Purchasing button mushrooms from your local grocery store requires proper cleaning and storage to maintain their freshness and longevity. Here, we discuss some essential tips and steps to ensure your mushrooms are ready to use.

Cleaning Button Mushrooms

These mushrooms can often have some residual dirt on their surface. To clean them, it is advised to avoid using water as it can cause the mushrooms to become slimy and spoil faster. Instead, use a dry cloth or paper towel to gently rub away the dirt.

For more persistent dirt, you may also use a soft vegetable brush.

Storing Button Mushrooms

Proper storage is crucial to maintaining the mushrooms’ freshness. It is best to store them in the refrigerator to prolong their shelf life. You can take the following steps to store your mushrooms:

  1. Container choice: Place the button mushrooms in a paper bag to allow for some air circulation, which prevents excess moisture from developing inside the bag.
  2. Location in the fridge: Store the bag in the main compartment of your refrigerator, away from strong odors or flavors, as mushrooms can absorb these.
  3. Checking freshness: Button mushrooms can generally last between seven to 14 days in the fridge. However, inspect them periodically to make sure they remain firm and dry. Discard any mushrooms that show signs of sliminess or excessive moisture.

Cooking With the Button Mushroom

Stuffed portobello mushrooms stuffed with mozzarella and gorgonzola cheese and aromatic herbs on a black background, top view. Vegetarian food

Button mushrooms are versatile and can be added to numerous dishes, enhancing the flavor and texture of your meals. They can be consumed raw, cooked, or included as an ingredient in various recipes. In this section, we will discuss the common preparations of button mushrooms.


Button mushrooms are often used in salads, adding a unique texture and light earthy flavor. You can slice them and toss them into a fresh green salad or marinate them with vinegar, olive oil, and herbs for a delicious mushroom salad. They are also a great addition to pasta salads and grain bowls.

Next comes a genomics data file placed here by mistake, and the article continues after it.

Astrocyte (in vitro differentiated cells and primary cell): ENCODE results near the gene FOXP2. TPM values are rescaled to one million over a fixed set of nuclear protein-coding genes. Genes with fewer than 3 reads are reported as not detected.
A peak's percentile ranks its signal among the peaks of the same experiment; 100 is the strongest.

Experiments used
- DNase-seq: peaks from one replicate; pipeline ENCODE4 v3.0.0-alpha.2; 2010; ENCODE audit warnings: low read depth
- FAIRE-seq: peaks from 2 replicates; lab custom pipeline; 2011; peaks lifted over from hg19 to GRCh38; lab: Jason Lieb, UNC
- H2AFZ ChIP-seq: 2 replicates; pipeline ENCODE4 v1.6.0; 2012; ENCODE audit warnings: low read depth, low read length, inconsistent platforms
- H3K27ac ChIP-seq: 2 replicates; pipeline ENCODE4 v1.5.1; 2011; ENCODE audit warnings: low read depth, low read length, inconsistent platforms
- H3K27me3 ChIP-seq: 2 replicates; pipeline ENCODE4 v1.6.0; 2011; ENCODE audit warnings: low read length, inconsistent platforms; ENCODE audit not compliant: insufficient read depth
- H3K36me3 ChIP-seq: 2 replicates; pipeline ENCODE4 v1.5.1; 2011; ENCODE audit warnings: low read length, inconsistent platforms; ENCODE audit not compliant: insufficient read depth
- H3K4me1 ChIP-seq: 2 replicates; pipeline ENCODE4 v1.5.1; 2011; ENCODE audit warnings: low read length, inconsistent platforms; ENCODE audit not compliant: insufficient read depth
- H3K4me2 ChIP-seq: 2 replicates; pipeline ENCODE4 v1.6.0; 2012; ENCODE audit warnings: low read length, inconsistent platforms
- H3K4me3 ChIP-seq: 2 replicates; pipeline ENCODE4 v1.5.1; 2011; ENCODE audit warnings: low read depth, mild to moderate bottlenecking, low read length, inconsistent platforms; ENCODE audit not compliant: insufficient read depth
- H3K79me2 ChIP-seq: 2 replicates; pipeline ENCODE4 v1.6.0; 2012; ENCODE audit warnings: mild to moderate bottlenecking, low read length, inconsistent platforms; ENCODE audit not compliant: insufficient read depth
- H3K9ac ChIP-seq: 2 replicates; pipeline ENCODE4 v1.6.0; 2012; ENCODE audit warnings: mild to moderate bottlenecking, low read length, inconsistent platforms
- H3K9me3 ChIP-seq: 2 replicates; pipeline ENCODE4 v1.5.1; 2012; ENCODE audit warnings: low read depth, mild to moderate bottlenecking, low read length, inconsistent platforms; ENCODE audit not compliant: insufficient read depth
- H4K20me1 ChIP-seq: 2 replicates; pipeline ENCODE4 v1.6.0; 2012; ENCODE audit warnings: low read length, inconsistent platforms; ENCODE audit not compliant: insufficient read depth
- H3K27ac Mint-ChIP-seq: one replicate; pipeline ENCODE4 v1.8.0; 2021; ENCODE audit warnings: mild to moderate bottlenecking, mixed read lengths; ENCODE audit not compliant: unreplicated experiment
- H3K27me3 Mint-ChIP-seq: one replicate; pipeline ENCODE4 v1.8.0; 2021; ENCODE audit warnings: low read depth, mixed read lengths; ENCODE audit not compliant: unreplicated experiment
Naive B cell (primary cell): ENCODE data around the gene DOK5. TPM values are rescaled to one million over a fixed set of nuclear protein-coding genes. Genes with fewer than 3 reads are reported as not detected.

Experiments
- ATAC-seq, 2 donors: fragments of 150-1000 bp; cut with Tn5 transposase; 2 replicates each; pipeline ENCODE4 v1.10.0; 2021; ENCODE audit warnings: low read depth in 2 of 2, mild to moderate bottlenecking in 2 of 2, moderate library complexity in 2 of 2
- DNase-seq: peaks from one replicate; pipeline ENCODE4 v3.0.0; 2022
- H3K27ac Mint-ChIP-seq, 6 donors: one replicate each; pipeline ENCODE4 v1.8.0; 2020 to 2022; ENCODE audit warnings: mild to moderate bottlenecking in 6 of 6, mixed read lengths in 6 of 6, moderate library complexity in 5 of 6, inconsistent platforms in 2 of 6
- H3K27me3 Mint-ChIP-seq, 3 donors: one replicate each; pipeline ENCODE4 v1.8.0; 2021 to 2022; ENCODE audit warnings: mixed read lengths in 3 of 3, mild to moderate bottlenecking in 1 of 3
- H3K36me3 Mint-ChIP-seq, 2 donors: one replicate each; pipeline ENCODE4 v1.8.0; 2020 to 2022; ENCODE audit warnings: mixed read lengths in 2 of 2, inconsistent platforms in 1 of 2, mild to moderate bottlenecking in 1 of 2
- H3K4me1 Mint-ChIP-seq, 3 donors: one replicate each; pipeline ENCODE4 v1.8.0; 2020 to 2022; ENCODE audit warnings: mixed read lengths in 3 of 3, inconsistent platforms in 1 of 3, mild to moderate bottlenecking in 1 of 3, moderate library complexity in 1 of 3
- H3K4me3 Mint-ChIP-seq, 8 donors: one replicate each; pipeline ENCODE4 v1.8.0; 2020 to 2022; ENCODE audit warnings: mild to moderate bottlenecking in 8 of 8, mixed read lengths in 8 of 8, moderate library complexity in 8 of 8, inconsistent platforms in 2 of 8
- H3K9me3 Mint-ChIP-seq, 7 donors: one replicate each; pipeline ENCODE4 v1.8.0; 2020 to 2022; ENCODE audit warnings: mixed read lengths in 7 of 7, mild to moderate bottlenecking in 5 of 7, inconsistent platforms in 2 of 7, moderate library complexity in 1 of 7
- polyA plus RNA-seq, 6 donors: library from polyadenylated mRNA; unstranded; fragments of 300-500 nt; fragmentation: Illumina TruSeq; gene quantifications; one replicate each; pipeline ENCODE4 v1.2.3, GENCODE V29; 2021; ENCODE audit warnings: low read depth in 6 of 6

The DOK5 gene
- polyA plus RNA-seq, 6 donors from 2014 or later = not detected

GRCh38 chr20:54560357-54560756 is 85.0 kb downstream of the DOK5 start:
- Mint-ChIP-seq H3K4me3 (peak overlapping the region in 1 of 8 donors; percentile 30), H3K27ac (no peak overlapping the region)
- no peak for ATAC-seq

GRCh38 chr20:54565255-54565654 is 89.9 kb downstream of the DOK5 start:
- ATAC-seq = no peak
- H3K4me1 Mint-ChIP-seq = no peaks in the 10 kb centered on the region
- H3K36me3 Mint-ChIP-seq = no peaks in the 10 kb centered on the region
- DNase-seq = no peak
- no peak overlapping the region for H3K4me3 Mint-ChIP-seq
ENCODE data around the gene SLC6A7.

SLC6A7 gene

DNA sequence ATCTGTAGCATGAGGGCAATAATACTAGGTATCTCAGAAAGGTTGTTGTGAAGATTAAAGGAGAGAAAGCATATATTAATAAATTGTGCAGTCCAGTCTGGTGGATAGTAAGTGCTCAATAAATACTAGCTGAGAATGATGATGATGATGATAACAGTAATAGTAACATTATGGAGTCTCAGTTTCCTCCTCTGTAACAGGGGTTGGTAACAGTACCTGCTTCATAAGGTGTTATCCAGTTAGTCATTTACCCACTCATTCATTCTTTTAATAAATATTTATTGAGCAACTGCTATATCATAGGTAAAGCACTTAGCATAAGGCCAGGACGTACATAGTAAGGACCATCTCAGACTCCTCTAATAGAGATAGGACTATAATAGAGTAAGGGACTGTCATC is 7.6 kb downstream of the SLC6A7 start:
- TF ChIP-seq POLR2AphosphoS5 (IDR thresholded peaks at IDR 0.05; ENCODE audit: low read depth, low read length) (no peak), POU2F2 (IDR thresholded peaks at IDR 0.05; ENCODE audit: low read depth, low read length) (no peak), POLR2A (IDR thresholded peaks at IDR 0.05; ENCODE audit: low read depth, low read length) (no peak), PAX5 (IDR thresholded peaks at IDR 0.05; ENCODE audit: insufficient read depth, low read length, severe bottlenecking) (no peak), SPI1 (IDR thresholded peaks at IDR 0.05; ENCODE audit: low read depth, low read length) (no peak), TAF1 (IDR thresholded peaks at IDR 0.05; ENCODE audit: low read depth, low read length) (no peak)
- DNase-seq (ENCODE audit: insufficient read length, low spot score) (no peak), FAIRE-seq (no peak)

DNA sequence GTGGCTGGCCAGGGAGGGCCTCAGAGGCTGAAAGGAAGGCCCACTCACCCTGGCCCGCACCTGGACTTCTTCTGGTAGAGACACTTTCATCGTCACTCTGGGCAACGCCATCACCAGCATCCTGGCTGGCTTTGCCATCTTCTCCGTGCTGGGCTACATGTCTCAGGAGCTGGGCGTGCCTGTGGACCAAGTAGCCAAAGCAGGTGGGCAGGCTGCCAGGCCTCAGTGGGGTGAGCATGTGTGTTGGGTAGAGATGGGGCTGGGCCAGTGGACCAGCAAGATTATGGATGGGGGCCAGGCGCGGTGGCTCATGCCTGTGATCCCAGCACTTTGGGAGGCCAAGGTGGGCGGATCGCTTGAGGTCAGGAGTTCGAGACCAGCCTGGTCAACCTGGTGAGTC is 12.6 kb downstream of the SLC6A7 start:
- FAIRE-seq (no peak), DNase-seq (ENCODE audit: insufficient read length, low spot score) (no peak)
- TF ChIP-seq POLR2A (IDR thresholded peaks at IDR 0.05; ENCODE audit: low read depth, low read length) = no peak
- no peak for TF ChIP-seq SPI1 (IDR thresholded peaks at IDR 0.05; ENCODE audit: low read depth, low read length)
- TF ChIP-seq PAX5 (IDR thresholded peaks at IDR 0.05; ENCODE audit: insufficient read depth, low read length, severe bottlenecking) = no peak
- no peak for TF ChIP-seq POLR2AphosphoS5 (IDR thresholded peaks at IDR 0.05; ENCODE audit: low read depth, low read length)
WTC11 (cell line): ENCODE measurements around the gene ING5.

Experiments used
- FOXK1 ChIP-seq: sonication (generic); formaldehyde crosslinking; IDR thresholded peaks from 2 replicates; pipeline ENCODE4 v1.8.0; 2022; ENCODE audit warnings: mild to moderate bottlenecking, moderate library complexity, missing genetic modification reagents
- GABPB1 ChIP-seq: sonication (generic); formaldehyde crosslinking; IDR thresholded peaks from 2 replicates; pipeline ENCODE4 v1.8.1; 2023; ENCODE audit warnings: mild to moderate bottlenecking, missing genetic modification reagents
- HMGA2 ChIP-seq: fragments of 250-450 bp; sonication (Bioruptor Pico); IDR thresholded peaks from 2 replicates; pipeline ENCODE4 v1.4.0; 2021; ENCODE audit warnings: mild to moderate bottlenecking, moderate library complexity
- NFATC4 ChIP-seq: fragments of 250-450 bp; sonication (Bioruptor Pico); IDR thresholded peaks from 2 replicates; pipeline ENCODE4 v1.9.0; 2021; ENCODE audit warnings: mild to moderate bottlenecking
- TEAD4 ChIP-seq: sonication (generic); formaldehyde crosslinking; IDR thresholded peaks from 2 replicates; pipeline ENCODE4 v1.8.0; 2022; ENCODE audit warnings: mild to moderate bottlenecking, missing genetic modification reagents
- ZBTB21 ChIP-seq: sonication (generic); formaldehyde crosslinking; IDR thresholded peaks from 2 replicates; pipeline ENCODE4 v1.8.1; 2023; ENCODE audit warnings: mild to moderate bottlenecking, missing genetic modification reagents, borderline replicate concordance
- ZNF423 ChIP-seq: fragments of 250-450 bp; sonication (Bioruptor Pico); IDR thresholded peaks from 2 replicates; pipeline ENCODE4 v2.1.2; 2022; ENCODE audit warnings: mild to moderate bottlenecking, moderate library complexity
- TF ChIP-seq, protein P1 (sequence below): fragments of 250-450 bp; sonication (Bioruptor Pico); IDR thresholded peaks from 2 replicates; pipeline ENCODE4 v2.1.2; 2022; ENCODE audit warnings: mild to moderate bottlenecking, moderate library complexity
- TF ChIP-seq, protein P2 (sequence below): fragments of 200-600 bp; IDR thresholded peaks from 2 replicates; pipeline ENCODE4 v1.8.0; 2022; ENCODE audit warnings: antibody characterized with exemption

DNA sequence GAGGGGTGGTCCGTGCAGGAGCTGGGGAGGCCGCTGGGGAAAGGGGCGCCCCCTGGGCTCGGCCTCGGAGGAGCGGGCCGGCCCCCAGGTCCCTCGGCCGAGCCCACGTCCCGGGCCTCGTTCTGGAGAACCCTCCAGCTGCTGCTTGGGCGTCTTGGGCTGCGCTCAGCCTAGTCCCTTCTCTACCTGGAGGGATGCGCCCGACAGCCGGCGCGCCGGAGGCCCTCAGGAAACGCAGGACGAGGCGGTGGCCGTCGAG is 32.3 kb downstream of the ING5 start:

Sautéed button mushrooms are a popular side dish or ingredient that can be added to various meals. To make a simple sauté, heat butter or olive oil in a skillet over medium-high heat, add the mushrooms and cook for 4 to 5 minutes, until they start to brown on the bottom.

You can also add minced garlic, thyme, parsley, and a sprinkle of salt and pepper for extra flavor. This method works well with steaks, chicken, or as a topping for rice and pasta dishes.


Adding these mushrooms to a stir-fry dish brings an extra layer of flavor and texture. The mushrooms can be sliced or kept whole, depending on your preference.

As a base recipe, you can combine button mushrooms with vegetables like bell peppers, carrots, onions, and broccoli. To cook, heat a wok or large skillet with oil and stir-fry the ingredients together. Add your choice of protein, such as chicken, beef, tofu, or shrimp, and then season with soy sauce, ginger, and garlic.

They are also commonly used in everything from pizza to soups, so get creative and see how you can mix them into your favorite recipes!

Wrapping up the Button Mushroom

Hopefully you’ve learned some uncommon facts about the common Button Mushroom, and are ready to incorporate it as a staple in your own pantry (or garden!).For more about other varieties of fascinating fungi, visit our mushroom page.